During the course of a pandemic, the spread of the disease within a population manifests itself in the number of new infections each day. While this number is, in general, unknown to us, it can be estimated from observables such as the number of cases that test positive each day. The aim of this project is to build an estimator for the unknown time series, I(t), formed by the daily number of new COVID-19 infections, based on the observed time series, P(t), of the number of hospitalized cases that test positive each day.

This simulator has two components: (1) a generative model ("ground truth") for the underlying time series of daily new infections and for the observed time series of hospitalized cases that test positive; and (2) our estimator for the underlying time series of daily new infections.

The built-in generative model is meant purely to serve as a tool for validating the estimator.

The generative model for new infections takes as input the size of the population (n), the initial fraction (ini) of the population that has been infected on day 0 of the timeline, and the model of interactions that lead to the spread of infection. The I(t) time series is generated from these inputs.

From I(t), to generate P(t), the time series of hospitalized cases that test positive, we require an additional input: the distribution of the incubation period, i.e., the time, in days, it takes for an infected individual to show symptoms. It is assumed that there is a maximum number of days (symp_max) within which symptoms show; beyond that an infected individual is taken to be asymptomatic, and the fraction of such individuals can be specified as an input to the model.

The estimator only has access to the observed time series P(t). It does not have access to I(t), and crucially, it makes no assumptions whatsoever about the model according to which I(t) is generated. It also does not know the values of the input parameters, such as the precise incubation period distribution, used to generate P(t) from I(t). The user is allowed to provide as input what they believe to be the distribution of the incubation period, which could be different from the ground truth. Finally, there is a smoothing (regularization) parameter that can be used to control wild swings in estimates from one day to the next; the larger the value of this parameter, the smoother the estimator output.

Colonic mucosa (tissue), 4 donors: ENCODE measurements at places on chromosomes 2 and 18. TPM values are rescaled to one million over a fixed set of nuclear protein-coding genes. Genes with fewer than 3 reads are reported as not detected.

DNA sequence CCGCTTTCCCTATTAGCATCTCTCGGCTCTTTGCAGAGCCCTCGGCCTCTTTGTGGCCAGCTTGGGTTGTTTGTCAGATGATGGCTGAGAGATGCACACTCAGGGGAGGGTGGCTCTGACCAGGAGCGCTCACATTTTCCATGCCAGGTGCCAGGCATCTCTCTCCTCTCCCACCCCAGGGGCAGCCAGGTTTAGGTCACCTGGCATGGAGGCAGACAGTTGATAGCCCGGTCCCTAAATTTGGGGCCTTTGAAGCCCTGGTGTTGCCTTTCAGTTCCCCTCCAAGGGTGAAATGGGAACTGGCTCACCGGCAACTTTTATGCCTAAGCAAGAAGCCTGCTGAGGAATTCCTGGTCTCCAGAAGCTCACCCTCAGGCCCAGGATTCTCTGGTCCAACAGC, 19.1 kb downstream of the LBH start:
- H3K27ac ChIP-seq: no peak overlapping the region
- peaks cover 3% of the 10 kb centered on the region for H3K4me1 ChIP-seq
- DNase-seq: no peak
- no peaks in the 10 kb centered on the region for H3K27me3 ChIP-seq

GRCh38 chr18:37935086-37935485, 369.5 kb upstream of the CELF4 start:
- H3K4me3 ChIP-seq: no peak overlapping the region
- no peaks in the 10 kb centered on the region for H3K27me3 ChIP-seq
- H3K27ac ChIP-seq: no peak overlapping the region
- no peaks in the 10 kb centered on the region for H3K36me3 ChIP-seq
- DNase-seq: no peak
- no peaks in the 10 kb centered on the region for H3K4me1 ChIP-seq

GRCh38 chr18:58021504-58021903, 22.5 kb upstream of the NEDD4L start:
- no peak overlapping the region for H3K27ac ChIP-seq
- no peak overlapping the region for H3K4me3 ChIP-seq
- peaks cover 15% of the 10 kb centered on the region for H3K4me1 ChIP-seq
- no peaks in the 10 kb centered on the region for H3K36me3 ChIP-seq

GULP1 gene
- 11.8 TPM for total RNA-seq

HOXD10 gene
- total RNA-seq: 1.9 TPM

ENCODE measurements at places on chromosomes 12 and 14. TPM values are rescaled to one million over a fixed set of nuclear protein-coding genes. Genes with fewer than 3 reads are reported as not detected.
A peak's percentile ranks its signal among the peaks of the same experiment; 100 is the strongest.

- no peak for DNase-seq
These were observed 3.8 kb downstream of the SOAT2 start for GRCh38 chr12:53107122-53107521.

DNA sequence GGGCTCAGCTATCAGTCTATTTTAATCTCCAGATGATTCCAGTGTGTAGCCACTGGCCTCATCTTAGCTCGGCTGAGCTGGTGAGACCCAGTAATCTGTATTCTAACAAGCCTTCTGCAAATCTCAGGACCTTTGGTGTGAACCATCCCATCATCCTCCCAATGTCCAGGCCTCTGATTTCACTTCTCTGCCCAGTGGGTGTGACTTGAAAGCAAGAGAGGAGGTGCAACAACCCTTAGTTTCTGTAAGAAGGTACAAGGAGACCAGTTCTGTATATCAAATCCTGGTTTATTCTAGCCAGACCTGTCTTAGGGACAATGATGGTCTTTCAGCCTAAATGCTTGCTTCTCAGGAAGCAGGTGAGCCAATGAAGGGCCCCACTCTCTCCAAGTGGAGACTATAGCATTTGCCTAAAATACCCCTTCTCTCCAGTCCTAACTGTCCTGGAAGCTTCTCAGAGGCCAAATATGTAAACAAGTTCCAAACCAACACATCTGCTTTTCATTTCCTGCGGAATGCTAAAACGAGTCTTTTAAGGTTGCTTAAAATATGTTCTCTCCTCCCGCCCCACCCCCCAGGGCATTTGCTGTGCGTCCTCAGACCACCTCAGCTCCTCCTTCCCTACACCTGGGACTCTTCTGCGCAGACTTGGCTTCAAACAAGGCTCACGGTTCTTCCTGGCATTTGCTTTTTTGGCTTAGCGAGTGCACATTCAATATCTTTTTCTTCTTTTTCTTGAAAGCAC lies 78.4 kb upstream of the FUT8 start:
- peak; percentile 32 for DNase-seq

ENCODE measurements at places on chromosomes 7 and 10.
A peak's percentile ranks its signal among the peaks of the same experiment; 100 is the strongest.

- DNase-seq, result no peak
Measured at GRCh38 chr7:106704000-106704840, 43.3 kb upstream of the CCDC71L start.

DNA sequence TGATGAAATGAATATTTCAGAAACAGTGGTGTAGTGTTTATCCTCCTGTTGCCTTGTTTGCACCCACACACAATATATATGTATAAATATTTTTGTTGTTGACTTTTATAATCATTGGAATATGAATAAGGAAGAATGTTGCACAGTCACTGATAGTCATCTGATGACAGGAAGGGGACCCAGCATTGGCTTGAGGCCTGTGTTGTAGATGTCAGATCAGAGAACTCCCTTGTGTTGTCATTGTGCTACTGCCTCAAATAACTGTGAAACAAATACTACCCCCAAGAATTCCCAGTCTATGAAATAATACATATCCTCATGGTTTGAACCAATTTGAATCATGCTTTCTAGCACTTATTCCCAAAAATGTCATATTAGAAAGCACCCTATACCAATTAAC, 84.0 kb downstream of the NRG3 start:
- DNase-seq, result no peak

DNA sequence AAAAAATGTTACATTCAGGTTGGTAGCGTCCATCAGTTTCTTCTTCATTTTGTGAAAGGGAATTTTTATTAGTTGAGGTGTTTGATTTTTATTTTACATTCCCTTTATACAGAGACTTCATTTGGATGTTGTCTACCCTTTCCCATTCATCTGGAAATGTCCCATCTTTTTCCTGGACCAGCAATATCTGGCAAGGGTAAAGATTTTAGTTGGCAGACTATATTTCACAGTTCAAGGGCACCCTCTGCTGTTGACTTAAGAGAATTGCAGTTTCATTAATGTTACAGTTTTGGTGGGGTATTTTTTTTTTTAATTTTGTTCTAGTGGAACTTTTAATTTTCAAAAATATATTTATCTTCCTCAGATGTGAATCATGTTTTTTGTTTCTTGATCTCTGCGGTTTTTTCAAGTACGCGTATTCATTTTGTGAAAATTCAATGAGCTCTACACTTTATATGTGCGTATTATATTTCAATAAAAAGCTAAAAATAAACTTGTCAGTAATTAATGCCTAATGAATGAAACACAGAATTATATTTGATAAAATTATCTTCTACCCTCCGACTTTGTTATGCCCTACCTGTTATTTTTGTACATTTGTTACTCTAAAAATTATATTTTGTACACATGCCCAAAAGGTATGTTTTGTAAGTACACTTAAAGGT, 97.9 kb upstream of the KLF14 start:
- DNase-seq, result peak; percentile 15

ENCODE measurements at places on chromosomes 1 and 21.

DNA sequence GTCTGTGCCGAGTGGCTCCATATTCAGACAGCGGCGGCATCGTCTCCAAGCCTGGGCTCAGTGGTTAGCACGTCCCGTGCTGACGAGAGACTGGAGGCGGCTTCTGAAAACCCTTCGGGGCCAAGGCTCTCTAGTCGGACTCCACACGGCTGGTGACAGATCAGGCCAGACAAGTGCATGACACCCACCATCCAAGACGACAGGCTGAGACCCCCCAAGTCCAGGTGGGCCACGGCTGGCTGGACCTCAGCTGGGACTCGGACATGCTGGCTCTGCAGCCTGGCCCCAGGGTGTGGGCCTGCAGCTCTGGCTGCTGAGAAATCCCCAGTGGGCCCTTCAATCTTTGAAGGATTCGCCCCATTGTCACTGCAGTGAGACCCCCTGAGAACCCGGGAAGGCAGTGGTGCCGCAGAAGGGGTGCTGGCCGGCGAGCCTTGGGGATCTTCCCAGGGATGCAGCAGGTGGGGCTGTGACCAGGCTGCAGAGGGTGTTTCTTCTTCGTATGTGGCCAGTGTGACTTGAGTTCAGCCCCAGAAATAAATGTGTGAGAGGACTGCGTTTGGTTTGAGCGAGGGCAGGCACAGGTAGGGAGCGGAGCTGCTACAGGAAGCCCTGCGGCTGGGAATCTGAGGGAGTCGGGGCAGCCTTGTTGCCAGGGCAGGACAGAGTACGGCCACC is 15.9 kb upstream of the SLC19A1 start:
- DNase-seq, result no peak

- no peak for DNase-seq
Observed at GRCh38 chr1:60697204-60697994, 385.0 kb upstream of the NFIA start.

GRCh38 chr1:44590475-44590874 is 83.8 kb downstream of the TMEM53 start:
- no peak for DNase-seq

The basis upon which our estimator stands is the model that relates the unknown time series I(t) to the observed time series P(t). We begin the description by establishing some terminology relevant to our model. An individual is "infected" if they are carrying the SARS-CoV2 virus that is responsible for COVID-19. An infected individual is "symptomatic" if they are showing the symptoms of COVID-19. An infected individual is "pre-symptomatic" if they will eventually turn symptomatic. Finally, an infected individual is "asymptomatic" if they will never show symptoms. We assume that a newly infected individual is either "pre-symptomatic" or "asymptomatic" (i.e., on the day that they get infected, they cannot be "symptomatic").

Our model is parameterized by the incubation period distribution q: for k = 1,2, ..., symp_max, q(k) is the fraction of pre-symptomatic individuals for whom the onset of symptoms occurs exactly k days after getting infected. symp_max is the maximum number of days it takes for the onset of symptoms to occur in pre-symptomatic individuals. Based on the study [1], we take symp_max to be 14, and the incubation period distribution to be log-normal with a median of 5.1 days and a mean of 5.5 days.

We define asymp_frac to be the fraction of infected individuals that are asymptomatic. This fraction is not easy to obtain, as it requires widespread testing. Different sources put this fraction anywhere between 0.01 and 0.25 (i.e., between 1% and 25% of all infected individuals). We leave this as an input that the user may specify to the estimator, based on specific knowledge of the target population.